Thousands of Amazon Workers are Listening to Your Alexa Conversations

With more than 100 million Amazon Alexa devices sold to date, there’s no doubt that Amazon is making significant inroads in the smart speaker market. The company, competing against both Apple’s Siri and the Google Home device, has moved quickly to get traction for its voice assistant, creating a myriad of different smart speaker devices with no end in sight. While consumer adoption of smart speaker devices is growing, there are still very real privacy concerns—and with good reason.

According to an in-depth story by Bloomberg, Amazon workers are listening on the other end of those devices nestled in millions of homes. Amazon employs thousands of workers around the world, to listen in on recordings captured by their Echo smart speakers. The global team reviews audio clips in an effort to improve the performance of digital assistant Alexa, and helping the AI better understand human speech.

One of the ways Alexa improves over time is by having human beings listen to recordings of your voice requests. While this work is intended to help improve Alexa’s speech recognition technology, and may seem like a no-brainer to people who are immersed in the voice technology space, it was a surprise to many. Amazon has never explicitly disclosed that part of its processes includes human workers listening to private Alexa chats. The company addresses the issue of humans listening in, in a rather vague statement on the company’s Alexa FAQ:

“The more data we use to train these systems, the better Alexa works, and training Alexa with voice recordings from a diverse range of customers helps ensure Alexa works well for everyone.”

The Bloomberg story brings up the challenge on how to train AI as it becomes an bigger force in our daily lives.

Analyst take: We have entered an era where the public really can no longer be surprised to learn of breaches of trust; especially when related to data and the proliferation of new technologies. Facebook, Amazon, Google and Apple, to name a few, all have similar practices of leveraging data in order to improve training and inference of their AI technologies. Amazon did make clear that the recordings are anonymized, post-awakening of the Alexa-powered Echo devices and that the volume used is only a small fraction of the total volume of recordings. However, this also confirms that real people are potentially listening to your conversations when you utilize the Amazon Echo platform. I believe that Amazon and all of these companies have large enough loyal user bases that they could create a beta(type) program and have opted in users to help with their training needs. This way they would continue to get the data required for training, but those providing it would be well aware of the situation and actually be opting in. This type of transparency would be beneficial for Amazon to gain trust from the public as most have very little idea of what Amazon is doing with their data. ~Daniel Newman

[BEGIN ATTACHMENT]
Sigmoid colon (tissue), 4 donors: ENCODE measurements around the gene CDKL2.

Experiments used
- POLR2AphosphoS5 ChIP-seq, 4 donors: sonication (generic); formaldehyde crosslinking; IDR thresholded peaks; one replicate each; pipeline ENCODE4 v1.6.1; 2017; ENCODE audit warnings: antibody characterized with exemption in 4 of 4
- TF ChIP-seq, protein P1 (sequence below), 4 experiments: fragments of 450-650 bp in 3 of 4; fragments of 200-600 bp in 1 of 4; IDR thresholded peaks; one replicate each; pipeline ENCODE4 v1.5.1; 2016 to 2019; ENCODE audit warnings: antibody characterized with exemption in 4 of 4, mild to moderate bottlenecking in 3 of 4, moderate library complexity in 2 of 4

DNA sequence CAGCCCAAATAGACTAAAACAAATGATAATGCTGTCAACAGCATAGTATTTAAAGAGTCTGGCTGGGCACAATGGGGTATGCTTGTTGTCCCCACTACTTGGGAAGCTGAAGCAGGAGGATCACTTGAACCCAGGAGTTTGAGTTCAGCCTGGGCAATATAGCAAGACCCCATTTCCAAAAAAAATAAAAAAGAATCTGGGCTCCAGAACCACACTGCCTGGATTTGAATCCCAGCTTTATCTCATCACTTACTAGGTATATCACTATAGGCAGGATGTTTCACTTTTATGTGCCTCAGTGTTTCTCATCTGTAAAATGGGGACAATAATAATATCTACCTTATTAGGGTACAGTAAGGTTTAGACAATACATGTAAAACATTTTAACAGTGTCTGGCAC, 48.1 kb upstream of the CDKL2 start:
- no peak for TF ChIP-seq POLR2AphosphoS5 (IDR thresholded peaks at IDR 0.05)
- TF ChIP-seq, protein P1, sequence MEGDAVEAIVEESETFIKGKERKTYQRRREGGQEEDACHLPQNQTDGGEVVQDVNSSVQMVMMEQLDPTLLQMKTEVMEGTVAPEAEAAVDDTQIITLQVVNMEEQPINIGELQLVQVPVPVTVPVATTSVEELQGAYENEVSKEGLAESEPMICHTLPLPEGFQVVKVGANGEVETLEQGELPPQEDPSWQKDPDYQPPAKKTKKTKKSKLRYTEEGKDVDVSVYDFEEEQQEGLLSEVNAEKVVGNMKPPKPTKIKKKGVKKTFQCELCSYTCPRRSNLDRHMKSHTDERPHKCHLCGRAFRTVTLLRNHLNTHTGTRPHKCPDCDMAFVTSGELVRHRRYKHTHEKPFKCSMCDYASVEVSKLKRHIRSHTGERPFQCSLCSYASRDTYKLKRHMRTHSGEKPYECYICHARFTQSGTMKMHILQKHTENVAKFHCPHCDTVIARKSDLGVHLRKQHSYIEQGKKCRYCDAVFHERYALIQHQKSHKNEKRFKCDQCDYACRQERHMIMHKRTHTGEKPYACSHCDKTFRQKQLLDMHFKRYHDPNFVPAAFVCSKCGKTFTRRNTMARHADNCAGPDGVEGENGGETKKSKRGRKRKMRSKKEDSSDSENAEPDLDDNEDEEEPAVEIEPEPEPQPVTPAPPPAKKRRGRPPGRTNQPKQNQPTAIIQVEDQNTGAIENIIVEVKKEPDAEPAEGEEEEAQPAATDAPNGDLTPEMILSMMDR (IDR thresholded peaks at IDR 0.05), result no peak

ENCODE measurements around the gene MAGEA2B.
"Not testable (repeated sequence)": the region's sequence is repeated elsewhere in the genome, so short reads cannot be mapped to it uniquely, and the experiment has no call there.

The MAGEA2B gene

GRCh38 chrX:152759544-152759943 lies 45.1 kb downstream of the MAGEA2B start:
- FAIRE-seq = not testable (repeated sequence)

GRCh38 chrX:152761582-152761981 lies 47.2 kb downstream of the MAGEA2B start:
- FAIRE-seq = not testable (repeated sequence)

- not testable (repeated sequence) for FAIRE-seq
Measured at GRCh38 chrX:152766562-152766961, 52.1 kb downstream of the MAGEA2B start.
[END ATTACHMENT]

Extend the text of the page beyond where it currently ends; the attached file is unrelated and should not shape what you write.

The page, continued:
Futurum Research provides industry research and analysis. These columns are for educational purposes only and should not be considered in any way investment advice. 

Daniel Newman

Daniel Newman is the Principal Analyst of Futurum Research and the CEO of Broadsuite Media Group. Living his life at the intersection of people and technology, Daniel works with the world’s largest technology brands exploring Digital Transformation and how it is influencing the enterprise. From Big Data to IoT to Cloud Computing, Newman makes the connections between business, people and tech that are required for companies to benefit most from their technology projects, which leads to his ideas regularly being cited by CNBC, Barrons, Business Insider and hundreds of other sites across the world. A 6x Best-Selling Author including his most recent “Futureproof, Digital Transformation in the Experience Economy” Daniel is also a Forbes and MarketWatch (WSJ) contriburor. MBA and Graduate Adjunct Professor, Daniel Newman is a Chicago Native and his speaking takes him around the world each year as he shares his vision of the role technology will play in our future.
Daniel Newman